2.11 Reports and recommendations for inaccuracies on the map

Yandex.Maps users can send messages about discrepancies that they find (see the Feedback section).

You can view these messages and fix the related inaccuracies on the Yandex Map Editor.

To view examples of how inaccuracies can be fixed, see 2.11.5. Examples of inaccuracy management

You may also view and verify recommendations on possible inaccuracies based on data analysis. For example, a user may conclude that a speed limit was specified incorrectly based on information from dashcam images or the Yandex Map Editor app.

2.11.1. Displaying and filtering messages

To fix an inaccuracy or verify an inaccuracy recommendation, do the following:

  1. Click Fix inaccuracies reported by Yandex users .
  2. The Inaccuracy reports panel will open:

    Note.

    To change your inaccuracy display filters without turning off the inaccuracy layer altogether, click Inaccuracy report settings.

  3. Choose the appropriate filter based on the report source:
    • All ─ displays all inaccuracies regardless of report sources.

    • From users ─ only displays inaccuracy reports submitted by users.

    • Suggestions ─ only displays supposed inaccuracies based on map checks and data from the Yandex Map Editor app.

  4. Choose an appropriate inaccuracy type.

    Click the appropriate button in the inaccuracy type list (Roads, Buildings, Road infrastructure, Other) and then click the sub-sections you need (Buildings → Buildings, Addresses, Entrances). The button you click will become yellow.

    Only the inaccuracy types you select will be displayed on the map.

    Attention.

    The list of available inaccuracy types to edit may vary depending on your user group (whether you're a novice map editor, an expert, or a moderator).

    Inaccuracies will be displayed as points on the map, with their corresponding inaccuracy reports or suggestions attached. Hover your cursor over the point with an inaccuracy to see its type:

    If the inaccuracy was registered more than 24 hours ago and has not been corrected, the point will be a red or an orange circle with an exclamation point inside.

    Placemarks located close to each other are grouped together and the circle shows how many there are. To ungroup the placemarks, increase the map scale.

    Note.

    If the inaccuracy has been dealt with (see below), the point will change to a green circle with a check mark.

2.11.2. Fixing possible problems

  1. Click the selected icon. The report point will be highlighted on the map and its inaccuracy management card will open (the same goes for suggestions):

    Note.

    Please note that the support staff may have received additional information for some of the inaccuracies and suggestions. If this is the case, the “History and comments” section of an inaccuracy management card will display an exclamation mark icon. This icon means that the message includes additional comments you should take a look at:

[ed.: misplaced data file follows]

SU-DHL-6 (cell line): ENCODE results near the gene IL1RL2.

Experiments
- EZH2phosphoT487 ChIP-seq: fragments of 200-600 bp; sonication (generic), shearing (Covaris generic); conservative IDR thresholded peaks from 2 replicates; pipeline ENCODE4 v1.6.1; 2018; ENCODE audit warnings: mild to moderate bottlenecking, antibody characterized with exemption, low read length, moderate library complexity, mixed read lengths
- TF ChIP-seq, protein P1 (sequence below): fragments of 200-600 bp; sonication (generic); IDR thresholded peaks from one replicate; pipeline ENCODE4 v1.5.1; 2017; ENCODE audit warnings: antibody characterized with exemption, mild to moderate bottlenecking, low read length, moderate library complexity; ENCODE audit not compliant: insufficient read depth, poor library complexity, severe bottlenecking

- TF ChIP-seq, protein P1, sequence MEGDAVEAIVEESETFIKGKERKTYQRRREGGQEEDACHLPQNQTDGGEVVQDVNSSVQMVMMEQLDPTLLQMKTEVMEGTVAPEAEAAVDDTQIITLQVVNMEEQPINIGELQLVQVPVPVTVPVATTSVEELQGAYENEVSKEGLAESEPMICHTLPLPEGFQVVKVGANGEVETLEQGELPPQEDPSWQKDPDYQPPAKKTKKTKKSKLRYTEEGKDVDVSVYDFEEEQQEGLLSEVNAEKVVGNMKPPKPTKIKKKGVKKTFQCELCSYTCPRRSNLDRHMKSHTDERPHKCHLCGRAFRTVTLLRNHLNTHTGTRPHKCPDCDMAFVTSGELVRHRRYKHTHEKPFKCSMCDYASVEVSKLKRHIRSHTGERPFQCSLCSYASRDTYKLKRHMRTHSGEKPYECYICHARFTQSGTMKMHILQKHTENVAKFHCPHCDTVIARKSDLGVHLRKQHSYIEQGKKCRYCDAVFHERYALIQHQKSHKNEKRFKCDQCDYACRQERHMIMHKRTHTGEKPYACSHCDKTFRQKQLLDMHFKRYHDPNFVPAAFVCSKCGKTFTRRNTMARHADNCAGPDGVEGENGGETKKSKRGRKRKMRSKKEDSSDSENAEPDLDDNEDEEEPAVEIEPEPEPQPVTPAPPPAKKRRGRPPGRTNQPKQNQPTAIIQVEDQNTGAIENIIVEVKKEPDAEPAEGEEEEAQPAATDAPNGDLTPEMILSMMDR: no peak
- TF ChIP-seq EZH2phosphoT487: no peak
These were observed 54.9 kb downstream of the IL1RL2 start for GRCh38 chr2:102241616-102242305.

1. The inaccuracy cards list the following information:
      • Inaccuracy type (for example, “Addresses”).

      • Report source (for example, “User feedback”).

      • The report itself.
      • The Item link. Follow the link to open the corresponding item card (the card also includes the backlink to the report):

      • An As drawn by the user link (for inaccuracies that involve places or routes).

        The link leads to the area on Yandex.Maps that contains the places and routes that the user drew. If the inaccuracy concerns an incorrect route, then the route builder's suggestion will appear as a blue dotted line, while the route suggested by the user will appear as a gray line.

        If you're still unsure about what you're supposed to fix after looking at the map, don't accept the report.

      • An As seen by the user link (for errors that involve places or routes).

        The link leads to the Yandex.Maps area that the user saw when they reported the inaccuracy. If that area doesn't match the YME area where the inaccuracy is supposed to be, the inaccuracy link is incorrect.

        If you're still unsure about what you're supposed to fix after looking at the map, don't accept the report.

      • The message text and creation date.

      • An Add comments link. Click it to add a comment for the inaccuracy.

      • An Accept button. Click it if you decided to make a correction.

        The inaccuracy will be assigned to you after you click the button: it will no longer be visible to other users and all further edits will be saved in the changelog.

        If you decided not to make corrections, close the card by clicking Decline (or Close ).